Changing the face of horse racing Top

Changing the face of horse racing

South Africa’s leading – and for years, only – female horse trainer Candice Bass-Robinson has two studs in The Sun Met on 1 February 2020 at Kenilworth Racecourse

The daughter of top South African trainer Mike Bass, Candice Bass-Robinson grew up bearing an insatiable love for horses. As soon as she was old enough, she began helping her father train them, breaking down barriers in the male-dominated industry.

"It's not easy for people coming into the industry, especially women. There is always the perception out there that women are not as strong as men. It's changing slowly. If you understand horses and can train them, there should be no question of whether you are a man or a woman." says Bass-Robinson

In August 2016, she took over the reins as head trainer at Bass Racing, which has produced such stars as the iconic Pocket Power, Dunford, River Jetez, Bunter Barlow, and Trademark. She made history when she became the first female trainer to win the Vodacom Durban July in 2017 with Marinaresco and rose to occupy a spot among the top 10 female trainers in the world. Bass-Robinson has two horses in The Sun Met 2020, Majestic Mozart and More Magic, ridden by jockeys Keagan de Melo and Gregory Cheyne respectively.

"I'm quite a competitive person by nature. I want to win and be the best. I don't just want to be another person training horses. But it's a very tough industry. There's a lot of pressure and it's an extremely stressful career. It's extremely competitive. It's one of the most competitive industries. It involves long hours and getting up early in the morning. And it's not just about training horses. There's also the marketing side. I also have a child at school. But I somehow manage to cope with it all."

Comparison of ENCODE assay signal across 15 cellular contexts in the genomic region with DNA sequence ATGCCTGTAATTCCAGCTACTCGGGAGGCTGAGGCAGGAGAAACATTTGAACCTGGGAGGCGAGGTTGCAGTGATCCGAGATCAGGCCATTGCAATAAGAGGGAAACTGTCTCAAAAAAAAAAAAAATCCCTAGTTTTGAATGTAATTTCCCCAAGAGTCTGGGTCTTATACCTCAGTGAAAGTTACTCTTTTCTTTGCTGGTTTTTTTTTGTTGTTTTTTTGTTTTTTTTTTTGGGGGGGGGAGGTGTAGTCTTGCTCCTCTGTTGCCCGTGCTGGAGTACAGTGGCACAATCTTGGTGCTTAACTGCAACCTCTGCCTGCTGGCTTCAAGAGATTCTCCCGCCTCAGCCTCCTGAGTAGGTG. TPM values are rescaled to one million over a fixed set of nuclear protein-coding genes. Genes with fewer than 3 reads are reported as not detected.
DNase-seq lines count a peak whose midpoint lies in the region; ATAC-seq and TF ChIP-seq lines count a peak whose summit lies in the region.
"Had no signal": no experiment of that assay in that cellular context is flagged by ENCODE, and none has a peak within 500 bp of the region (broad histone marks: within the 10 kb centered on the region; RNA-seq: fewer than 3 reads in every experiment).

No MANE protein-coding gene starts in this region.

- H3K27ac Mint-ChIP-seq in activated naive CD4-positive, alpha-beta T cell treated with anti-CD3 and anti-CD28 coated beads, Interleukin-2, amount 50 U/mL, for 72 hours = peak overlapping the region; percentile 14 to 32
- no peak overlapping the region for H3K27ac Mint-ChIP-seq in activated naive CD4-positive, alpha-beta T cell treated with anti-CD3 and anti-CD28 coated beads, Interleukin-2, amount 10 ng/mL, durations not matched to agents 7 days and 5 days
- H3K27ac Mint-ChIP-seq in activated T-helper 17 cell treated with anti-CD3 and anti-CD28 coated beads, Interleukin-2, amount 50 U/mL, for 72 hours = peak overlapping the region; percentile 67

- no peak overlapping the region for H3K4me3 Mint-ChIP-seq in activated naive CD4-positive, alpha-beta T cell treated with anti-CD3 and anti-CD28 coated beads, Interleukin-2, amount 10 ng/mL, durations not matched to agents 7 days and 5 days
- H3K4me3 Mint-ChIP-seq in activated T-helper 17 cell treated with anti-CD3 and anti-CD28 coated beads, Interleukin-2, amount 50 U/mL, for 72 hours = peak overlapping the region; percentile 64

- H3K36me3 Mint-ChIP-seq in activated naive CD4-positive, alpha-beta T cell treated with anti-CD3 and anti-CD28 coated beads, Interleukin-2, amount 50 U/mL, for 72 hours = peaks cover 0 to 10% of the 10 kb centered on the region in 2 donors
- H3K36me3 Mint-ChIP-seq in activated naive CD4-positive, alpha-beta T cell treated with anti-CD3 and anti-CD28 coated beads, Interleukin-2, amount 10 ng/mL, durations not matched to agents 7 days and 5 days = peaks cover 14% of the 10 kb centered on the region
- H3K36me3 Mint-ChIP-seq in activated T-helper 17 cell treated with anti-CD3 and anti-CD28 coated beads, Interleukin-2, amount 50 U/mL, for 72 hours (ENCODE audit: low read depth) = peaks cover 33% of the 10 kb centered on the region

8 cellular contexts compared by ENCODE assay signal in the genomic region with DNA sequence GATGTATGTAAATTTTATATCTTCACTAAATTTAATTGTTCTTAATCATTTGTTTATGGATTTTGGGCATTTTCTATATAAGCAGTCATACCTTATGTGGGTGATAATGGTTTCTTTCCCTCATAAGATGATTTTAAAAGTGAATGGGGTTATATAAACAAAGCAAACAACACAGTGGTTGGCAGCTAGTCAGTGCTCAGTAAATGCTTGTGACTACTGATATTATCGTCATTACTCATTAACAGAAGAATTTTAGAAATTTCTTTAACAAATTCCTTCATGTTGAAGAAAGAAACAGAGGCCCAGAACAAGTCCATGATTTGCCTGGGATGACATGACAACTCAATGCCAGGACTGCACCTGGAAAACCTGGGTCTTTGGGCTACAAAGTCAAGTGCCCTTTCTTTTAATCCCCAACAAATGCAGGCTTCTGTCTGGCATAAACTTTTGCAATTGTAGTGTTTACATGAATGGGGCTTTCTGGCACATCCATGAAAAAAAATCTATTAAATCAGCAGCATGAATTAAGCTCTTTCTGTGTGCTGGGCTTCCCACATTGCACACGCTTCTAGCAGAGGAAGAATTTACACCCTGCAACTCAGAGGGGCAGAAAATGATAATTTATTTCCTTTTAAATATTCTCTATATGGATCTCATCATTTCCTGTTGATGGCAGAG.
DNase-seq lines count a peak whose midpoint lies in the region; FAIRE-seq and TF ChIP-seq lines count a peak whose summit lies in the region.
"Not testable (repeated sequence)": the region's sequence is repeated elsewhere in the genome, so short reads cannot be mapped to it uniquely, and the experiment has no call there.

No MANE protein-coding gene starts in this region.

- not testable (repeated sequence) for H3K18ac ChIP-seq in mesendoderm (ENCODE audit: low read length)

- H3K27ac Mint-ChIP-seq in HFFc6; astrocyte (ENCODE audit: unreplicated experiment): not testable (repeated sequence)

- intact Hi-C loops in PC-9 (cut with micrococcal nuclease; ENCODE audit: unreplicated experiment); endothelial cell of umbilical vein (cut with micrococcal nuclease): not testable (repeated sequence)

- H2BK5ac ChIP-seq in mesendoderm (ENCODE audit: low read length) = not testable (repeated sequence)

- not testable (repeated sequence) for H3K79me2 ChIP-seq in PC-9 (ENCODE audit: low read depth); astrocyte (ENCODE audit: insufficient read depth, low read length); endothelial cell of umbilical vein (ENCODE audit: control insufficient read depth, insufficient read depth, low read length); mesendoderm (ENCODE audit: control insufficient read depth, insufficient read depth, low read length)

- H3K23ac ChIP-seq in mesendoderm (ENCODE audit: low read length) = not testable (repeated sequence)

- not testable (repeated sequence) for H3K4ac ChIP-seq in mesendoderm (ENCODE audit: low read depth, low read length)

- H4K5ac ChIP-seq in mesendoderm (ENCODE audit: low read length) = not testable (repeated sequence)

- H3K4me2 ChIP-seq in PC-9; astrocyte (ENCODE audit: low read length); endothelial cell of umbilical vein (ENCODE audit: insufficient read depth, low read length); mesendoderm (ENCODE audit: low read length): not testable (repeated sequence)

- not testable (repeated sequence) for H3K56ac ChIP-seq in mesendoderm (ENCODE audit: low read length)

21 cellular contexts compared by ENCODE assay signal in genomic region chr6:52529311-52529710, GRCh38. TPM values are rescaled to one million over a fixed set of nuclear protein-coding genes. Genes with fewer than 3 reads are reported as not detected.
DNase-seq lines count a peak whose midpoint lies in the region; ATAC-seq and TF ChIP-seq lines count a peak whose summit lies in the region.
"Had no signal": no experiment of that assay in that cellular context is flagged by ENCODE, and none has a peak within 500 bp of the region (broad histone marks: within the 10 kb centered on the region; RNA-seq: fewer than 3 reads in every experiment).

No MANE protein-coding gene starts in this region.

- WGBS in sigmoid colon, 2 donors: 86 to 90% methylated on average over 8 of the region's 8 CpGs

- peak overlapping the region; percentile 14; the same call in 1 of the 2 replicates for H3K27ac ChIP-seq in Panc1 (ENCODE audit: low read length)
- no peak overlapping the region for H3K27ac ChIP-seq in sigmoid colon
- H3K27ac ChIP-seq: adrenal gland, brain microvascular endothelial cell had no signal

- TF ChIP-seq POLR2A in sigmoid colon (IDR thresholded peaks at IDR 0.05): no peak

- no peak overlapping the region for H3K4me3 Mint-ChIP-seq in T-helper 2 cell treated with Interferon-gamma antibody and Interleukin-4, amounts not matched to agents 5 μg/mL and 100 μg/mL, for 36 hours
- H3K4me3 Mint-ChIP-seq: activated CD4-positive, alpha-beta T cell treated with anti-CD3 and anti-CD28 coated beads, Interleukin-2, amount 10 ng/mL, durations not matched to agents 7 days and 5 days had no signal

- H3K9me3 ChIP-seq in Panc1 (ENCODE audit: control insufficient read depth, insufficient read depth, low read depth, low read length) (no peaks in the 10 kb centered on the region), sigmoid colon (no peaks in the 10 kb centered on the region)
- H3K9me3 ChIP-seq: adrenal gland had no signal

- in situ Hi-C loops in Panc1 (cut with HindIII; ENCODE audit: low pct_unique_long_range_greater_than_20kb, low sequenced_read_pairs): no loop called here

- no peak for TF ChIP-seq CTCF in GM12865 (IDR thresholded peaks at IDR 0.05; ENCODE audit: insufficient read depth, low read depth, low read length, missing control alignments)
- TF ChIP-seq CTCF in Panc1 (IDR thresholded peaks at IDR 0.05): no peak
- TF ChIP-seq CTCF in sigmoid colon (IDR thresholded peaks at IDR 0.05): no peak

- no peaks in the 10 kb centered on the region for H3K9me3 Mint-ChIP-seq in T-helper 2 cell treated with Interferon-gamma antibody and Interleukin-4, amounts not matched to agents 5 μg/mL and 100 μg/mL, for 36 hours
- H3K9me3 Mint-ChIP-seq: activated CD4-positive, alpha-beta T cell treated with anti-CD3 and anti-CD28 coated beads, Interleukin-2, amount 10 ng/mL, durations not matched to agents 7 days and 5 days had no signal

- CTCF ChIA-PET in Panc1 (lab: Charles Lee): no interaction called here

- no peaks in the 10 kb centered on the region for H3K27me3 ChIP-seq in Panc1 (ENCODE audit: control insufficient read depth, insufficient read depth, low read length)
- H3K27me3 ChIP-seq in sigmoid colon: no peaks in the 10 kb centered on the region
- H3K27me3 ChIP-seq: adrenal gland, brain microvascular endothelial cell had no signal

Candice Bass Robinson, picture by Chase Liebenberg photography

A vision to change the industry

As for the changing face of horse racing, Bass-Robinson is concerned that there's not enough new blood. She'd also like to see the kind of attention and fanfare The Sun Met generates spilling over into other events throughout the year.

"The industry needs new faces, both as trainers and owners. And we need to find ways of getting people to the races again. The Sun Met is a big day for all of us. It's a lovely event, but we need to build on that and attract people throughout the year."
"There isn't a feeling that can replicate leading your horse into the winner's box. I can't explain what that does to people. People who have horses enjoy a thrill they don't necessarily find in their business worlds or the rest of their lives. That's what hooks people. They are not in it to make money, because that won't happen. It's the passion and the thrill."

And it's a thrill she believes anybody can experience, not only the wealthy.

"You could have 50 people in a syndicate owning a horse together and they could all spend just a little money every month, and enjoy the same thrill as the person investing millions in one horse. Whether you have 1% or 100% of a horse, it's still your horse that wins."

So whether it's a day out at The Sun Met or just heading out to the track on any other day in the year, Bass-Robinson's message is simple.

"Get to the track, or get a horse. If you've never done so, you'll never know the feeling."

Catch Candice Bass-Robinson's horses, Majestic Mozart and More Magic, racing for the R3 million main prize at The Sun Met on 1 February 2020 at Kenilworth Racecourse.

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